Definition of felicity in English:


Syllabification: fe·lic·i·ty
Pronunciation: /fəˈlisətē

noun (plural felicities)

  • 2The ability to find appropriate expression for one’s thoughts: speech that pleased by its accuracy, felicity, and fluency
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    • With her fund of experience and felicity of expression, her courage and uncompromising values, what a wonderful writer she could have become!
    • Her vibrant stage presence, excellent command over rhythm and felicity of expression held the audience spellbound.
    • The translations I offer aim to transcribe the phrasing of the French as exactly as possible, often at the expense of English idiom or felicity of expression.
  • 2.1A particularly effective feature of a work of literature or art: the King James version, thanks to its felicities of language, ruled supreme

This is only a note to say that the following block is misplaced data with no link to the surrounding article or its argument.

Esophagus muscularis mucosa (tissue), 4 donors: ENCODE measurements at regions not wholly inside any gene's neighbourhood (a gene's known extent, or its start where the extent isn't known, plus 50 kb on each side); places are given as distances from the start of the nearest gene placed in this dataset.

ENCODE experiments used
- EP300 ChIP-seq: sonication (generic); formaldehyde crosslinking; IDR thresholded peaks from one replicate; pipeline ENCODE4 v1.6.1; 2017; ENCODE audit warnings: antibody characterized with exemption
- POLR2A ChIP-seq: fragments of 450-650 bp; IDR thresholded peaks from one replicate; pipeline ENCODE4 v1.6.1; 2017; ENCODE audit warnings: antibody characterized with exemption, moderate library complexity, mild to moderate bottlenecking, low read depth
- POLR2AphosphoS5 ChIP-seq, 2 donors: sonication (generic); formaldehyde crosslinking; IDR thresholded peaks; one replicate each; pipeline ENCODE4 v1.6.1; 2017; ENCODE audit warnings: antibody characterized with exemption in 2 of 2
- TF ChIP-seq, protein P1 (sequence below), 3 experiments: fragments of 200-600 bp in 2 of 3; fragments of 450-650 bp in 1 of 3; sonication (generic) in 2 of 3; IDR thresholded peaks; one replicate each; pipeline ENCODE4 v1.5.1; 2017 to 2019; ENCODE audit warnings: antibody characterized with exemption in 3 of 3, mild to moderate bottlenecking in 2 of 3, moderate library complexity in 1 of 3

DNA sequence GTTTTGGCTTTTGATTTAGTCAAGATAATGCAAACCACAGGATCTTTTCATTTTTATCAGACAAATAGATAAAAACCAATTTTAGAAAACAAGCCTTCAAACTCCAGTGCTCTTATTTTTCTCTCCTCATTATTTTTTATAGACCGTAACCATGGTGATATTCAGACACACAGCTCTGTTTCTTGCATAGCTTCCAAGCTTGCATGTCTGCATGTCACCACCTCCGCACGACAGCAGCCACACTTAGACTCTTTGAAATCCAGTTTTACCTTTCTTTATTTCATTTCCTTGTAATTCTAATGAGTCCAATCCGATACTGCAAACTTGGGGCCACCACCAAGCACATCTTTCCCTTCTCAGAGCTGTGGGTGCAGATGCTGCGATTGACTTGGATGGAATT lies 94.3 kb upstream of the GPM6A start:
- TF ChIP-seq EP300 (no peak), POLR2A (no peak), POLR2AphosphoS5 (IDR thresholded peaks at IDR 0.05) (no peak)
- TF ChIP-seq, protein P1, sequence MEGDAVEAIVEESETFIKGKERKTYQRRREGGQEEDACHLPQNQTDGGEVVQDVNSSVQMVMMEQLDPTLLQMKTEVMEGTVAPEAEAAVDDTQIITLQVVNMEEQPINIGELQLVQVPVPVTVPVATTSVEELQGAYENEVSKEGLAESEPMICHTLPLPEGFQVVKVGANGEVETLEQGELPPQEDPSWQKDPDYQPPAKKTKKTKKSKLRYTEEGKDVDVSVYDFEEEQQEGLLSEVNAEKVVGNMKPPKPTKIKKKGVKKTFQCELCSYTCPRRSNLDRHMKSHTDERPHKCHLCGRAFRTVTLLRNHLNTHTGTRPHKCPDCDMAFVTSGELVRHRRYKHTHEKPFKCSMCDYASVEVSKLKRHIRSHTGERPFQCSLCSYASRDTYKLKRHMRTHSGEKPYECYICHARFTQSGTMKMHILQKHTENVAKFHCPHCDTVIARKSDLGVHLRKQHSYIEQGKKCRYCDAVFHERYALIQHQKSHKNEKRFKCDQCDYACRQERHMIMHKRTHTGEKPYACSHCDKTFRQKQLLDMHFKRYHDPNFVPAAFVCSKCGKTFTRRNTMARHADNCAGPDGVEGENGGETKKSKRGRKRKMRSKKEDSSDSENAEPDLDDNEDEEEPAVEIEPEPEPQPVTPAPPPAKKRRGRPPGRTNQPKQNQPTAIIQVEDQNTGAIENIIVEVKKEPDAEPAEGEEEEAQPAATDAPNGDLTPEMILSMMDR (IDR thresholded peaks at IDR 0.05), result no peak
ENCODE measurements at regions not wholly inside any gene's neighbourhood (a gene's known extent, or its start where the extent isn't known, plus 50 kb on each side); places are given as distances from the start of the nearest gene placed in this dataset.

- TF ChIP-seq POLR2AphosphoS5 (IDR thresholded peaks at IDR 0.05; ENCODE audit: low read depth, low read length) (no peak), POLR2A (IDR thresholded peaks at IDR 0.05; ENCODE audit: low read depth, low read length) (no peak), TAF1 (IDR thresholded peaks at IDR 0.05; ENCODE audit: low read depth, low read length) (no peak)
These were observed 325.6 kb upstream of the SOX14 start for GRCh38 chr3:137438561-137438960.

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    • When I was a kid you'd get amazingly faithful BBC adaptations of classic books - eight or twelve one-hour episodes to build a minor Victorian novel, recreating all its felicities.
    • Every page of the book is studded with similar felicities but it would be wrong, says Carey, for him to take all the credit.
    • Thriving on the pressure of incessant deadlines, he could always be counted on to produce essays and exhibition reviews that shimmer with verbal felicities enough to make them worth reading for their own, literary sake.


late Middle English: from Old French felicite, from Latin felicitas, from felix, felic- 'happy'.

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